Since Mr. Trump was elected, he has done everything in his power to deny that climate change exists and put destructive environmental policies into place. Trump’s appointment of former Oklahoma attorney general Scott Pruitt as director of the EPA marked a devastating shift for the country although he resigned in July 2018 after months of ethics controversies.
Most recently, in February, the White House devised a plan to take down the scientific consensus on climate change, which is that the burning of fossil fuels is a main driver of climate change and poses increasingly serious economic and health threats to the United States and the world.
On Monday though, it was reported that several agencies have informed the National Security Council that they likely will not take part in the initiative. According to The Washington Post:
‘Others, including some spearheading the government’s climate research, such as NASA and the National Oceanic and Atmospheric Administration, say that no one has contacted them about it. And last week, four top U.S. military officials testified before Congress that they continue to see climate change as a significant security threat.’
The House Oversight Committee will hold a hearing on Tuesday devoted to the topic and among those invited to attend are former secretary of state John F. Kerry and former defense secretary Chuck Hagel.
According to Jon Powers, an Iraq War veteran who served as federal chief sustainability officer, and is now the president and chief executive of the investment firm CleanCapital:
‘People are acting on climate not for political reasons, but [because] it really affects their mission. With the military, it’s now ingrained in the culture and mission there, which I think is the biggest change over the last 10 years.’
Trump administration officials are still considering establishing a federal advisory panel, which would allow them to appoint outsiders to scrutinize government findings.
The Post reported:
‘For months, White House officials have looked for ways to question the scientific underpinnings of climate change and whether the issue actually presents an imminent national security threat.’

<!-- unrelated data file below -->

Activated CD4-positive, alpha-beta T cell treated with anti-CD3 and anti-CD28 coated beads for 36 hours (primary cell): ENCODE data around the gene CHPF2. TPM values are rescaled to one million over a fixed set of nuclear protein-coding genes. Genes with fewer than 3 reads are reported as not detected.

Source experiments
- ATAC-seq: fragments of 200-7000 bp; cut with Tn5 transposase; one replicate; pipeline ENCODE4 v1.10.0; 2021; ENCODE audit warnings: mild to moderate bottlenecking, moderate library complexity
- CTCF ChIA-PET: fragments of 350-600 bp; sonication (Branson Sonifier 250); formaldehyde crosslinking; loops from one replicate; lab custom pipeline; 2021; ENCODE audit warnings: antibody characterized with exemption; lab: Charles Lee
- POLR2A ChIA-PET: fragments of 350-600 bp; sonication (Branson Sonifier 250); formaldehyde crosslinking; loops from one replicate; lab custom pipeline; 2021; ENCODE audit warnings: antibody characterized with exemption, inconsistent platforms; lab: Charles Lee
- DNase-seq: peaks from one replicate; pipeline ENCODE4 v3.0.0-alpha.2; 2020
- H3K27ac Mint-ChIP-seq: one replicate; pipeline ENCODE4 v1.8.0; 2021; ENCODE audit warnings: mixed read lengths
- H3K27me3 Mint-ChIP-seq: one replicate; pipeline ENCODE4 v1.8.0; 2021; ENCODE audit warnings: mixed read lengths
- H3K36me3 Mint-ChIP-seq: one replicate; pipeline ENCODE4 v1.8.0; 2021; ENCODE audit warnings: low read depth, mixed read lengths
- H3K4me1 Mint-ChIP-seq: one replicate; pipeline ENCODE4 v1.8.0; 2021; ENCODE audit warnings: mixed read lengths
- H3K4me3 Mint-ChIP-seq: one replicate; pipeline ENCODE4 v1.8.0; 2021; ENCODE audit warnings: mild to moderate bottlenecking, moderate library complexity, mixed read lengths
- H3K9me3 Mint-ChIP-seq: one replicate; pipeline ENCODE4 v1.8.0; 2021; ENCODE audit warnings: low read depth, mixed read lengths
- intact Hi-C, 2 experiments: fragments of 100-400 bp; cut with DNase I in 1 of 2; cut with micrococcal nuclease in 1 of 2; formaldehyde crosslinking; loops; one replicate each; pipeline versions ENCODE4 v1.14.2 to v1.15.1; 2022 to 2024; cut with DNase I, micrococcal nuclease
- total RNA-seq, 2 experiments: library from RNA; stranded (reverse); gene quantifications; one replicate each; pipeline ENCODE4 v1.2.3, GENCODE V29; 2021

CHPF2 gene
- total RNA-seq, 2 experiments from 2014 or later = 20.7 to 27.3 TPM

This idea has been around since the early months of the Trump administration when then-EPA Chief Scott Pruitt suggested the idea of conducting a “red team-blue team” exercise on climate change.
Since Dr. William Happer joined Trump’s national security staff as NSC senior director last fall, the whole idea is being revived. Happer, a Princeton professor and physics scientist, went to the White House 25 years ago and told Gore’s staff he saw no evidence that the ozone hole actually was hurting anyone.
According to The Washington Post:
‘Speaking before the Senate Armed Forces Committee on Thursday, Gen. David L. Goldfein, Air Force chief of staff, cited the conflict in Syria as an example of how climate change’s impact is already destabilizing some nations. Sen. Elizabeth Warren (D-Mass.) asked about recent comments made by Joint Chiefs Chairman Gen. Joseph F. Dunford Jr.’
‘Most don’t remember what caused the Syria conflict to start. It started because of a 10-year drought.
‘I think what . . . Chairman Dunford was talking about was that we have to respond militarily very often to the effects of, globally, of climate change.’
Defense Department spokesman Johnny Michael said in an email:
‘What I can tell you is that the effects of a changing climate are a national security issue with potential impacts to [Defense Department] missions, operational plans and installations.
‘The Pentagon “will focus on ensuring it remains ready and able to adapt to a wide variety of threats — regardless of the source — to fulfill our mission to deter war and ensure our nation’s security.”’
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